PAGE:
Training deficit harms industry: Education pioneer

In-house training programs don't adequately prepare the next generation, say seasoned advisors

Training deficit harms industry: Education pioneer

Creating the 21st-century financial advisor takes more than what in-house training programs can offer, say some seasoned advisors.

Calling these programs biased and too narrowly focused, Sam Albanese, who spearheaded Seneca College’s Financial Services Practitioner Programme, feels that given the current state of the industry, it is more important than ever for the next generation of financial advisors to have a more global, macro perspective.

“I think this is crucially important because the consumer is a more complex individual than ever before,” explains Albanese, who has more than 30 years of experience in the financial services industry. “I think we are doing a disservice to the client if the only thing we are presenting is an advised option, when we are able to be more objective.”

This, Albanese feels, is inevitably what occurs when to-be advisors are trained by programs offered by companies such as Manulife Financial, Edward Jones and the Investor’s Group. Though the training is adequate, he says, molding the advisor to serve a company’s objectives is wherein the conflict lies.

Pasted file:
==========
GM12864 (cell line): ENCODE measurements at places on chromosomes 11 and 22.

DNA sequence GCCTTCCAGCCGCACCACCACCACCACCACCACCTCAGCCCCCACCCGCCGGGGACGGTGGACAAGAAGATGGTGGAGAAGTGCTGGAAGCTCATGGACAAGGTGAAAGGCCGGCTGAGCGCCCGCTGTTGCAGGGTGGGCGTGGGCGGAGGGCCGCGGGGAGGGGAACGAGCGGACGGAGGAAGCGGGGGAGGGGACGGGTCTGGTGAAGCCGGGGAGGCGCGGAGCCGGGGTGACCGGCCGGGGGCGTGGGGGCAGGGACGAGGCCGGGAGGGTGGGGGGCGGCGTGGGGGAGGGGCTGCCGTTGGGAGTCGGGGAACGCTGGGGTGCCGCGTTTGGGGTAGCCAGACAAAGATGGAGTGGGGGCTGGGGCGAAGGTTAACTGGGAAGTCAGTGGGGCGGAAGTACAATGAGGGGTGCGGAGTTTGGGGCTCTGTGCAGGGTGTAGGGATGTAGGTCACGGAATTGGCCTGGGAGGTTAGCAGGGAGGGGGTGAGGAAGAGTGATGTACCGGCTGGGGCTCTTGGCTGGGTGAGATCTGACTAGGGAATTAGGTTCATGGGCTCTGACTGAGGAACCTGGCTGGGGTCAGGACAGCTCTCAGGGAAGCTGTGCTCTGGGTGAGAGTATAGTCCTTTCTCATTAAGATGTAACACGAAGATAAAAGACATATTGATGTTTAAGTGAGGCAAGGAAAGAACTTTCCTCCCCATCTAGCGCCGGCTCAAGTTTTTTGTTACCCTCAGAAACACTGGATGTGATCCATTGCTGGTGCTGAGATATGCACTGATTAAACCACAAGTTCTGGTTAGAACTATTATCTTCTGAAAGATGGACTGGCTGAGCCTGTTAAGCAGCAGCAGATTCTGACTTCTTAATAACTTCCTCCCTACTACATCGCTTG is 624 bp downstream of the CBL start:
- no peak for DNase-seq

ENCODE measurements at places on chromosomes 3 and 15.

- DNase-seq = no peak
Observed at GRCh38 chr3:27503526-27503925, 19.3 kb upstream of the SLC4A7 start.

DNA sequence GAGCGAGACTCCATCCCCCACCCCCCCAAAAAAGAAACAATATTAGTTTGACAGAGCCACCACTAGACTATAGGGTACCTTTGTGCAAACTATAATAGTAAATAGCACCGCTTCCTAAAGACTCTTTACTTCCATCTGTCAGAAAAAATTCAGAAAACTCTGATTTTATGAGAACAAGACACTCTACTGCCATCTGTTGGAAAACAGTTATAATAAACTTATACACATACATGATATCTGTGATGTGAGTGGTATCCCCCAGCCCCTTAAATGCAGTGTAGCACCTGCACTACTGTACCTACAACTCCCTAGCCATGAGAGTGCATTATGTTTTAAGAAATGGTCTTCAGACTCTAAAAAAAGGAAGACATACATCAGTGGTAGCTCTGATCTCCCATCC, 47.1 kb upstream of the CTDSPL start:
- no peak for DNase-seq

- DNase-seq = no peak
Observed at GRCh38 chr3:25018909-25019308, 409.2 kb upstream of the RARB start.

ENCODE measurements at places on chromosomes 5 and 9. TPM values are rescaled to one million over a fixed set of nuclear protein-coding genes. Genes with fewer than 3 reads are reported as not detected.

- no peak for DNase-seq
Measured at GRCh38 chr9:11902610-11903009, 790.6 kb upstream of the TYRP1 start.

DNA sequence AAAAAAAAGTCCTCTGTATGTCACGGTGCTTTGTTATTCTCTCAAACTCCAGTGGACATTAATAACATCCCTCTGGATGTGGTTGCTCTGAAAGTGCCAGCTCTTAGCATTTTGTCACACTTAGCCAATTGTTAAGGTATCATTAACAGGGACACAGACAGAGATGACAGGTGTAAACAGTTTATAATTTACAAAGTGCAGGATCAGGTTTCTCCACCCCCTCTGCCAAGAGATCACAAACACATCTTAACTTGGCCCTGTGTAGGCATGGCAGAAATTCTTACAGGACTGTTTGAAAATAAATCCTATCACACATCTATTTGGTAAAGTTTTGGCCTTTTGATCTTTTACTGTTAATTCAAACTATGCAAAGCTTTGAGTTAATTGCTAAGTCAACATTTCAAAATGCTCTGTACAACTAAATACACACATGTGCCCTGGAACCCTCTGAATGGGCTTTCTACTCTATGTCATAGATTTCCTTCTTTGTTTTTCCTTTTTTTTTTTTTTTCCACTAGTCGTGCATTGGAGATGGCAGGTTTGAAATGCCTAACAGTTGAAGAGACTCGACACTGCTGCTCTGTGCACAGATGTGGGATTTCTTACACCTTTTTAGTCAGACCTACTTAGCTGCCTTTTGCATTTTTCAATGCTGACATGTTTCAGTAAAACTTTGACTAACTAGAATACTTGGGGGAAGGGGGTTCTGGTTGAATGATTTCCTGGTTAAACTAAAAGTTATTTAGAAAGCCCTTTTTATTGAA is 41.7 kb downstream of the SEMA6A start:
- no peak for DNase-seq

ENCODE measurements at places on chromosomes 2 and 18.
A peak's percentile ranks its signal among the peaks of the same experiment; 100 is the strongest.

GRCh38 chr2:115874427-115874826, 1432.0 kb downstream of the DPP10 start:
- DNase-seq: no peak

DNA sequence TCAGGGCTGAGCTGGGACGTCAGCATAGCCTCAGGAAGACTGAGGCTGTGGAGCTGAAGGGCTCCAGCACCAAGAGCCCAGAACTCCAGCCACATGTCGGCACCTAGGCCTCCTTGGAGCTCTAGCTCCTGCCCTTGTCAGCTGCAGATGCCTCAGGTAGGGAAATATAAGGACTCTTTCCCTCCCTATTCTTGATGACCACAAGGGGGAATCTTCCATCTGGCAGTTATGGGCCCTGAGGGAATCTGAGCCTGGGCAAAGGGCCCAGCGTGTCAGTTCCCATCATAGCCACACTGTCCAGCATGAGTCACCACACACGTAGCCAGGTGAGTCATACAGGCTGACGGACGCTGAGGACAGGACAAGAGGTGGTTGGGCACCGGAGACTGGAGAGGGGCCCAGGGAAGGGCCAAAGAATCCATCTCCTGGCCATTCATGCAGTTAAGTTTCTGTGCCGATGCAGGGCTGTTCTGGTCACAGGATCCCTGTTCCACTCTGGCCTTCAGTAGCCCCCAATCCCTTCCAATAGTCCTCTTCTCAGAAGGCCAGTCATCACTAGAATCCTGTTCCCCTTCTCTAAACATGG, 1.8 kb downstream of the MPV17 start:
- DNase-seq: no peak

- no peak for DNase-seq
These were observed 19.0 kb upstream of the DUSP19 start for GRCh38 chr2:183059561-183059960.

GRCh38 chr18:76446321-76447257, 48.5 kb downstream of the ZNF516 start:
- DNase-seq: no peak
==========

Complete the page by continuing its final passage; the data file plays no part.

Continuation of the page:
“(In-house training programs) are more focused, for obvious reasons, towards the company … to some degree it’s prejudiced, whether you like it or not,” he says. “When you go into an in-house program … you take whatever the company is giving you. You don’t know what you can’t argue.” (continued on Page 2)


Jason Abbott, a Toronto-based advisor and founder of Inc., agrees, noting that lines are blurred when training coincides with selling products, influencing how an advisor will conduct business and approach clients down the line.

“I really think that the distribution of a product and a lot of training need to be separate,” says Abbott. “When distributing a product, you are stepping into sales culture and that shapes a young advisor’s perception on business practice.”

Abbott would like to see training standardized, so the next generation of financial advisors have the same credentials, without feeling obliged to a particular firm.

“I’d like to see a joint effort … to create the infrastructure to develop (advisors) without having to commit to any one point of view,” he says. “I think there is a better way to unleash qualified advisors into the world.” (continued on Page 3)


Albanese admits that ensuring his graduates keep a global perspective after landing a job is the ongoing challenge, as companies hone new hires. Despite this inevitability, he believes a college education withstands the on-the-job training.

“I think because they already come armed with much more information, that makes them a better advisor,” he says. “When you come through the college system and go to an insurance or investment company, you know what you know. You are an educated advisor and you can ask those questions.”

Another Toronto-based financial advisor, who wished to remain anonymous, offers a different perspective, adding that although in-house training programs are reputable, the graduates don't stand a chance competing against seasoned advisors.

"They (in-house programs) generally attract people who haven’t been in the industry before, going after a newby inexperienced," he says. "In terms of how it would affect us, we are pretty seasoned. A new person getting into the industry, we would not see as a competitor. They don’t have the track record or the experience managing money."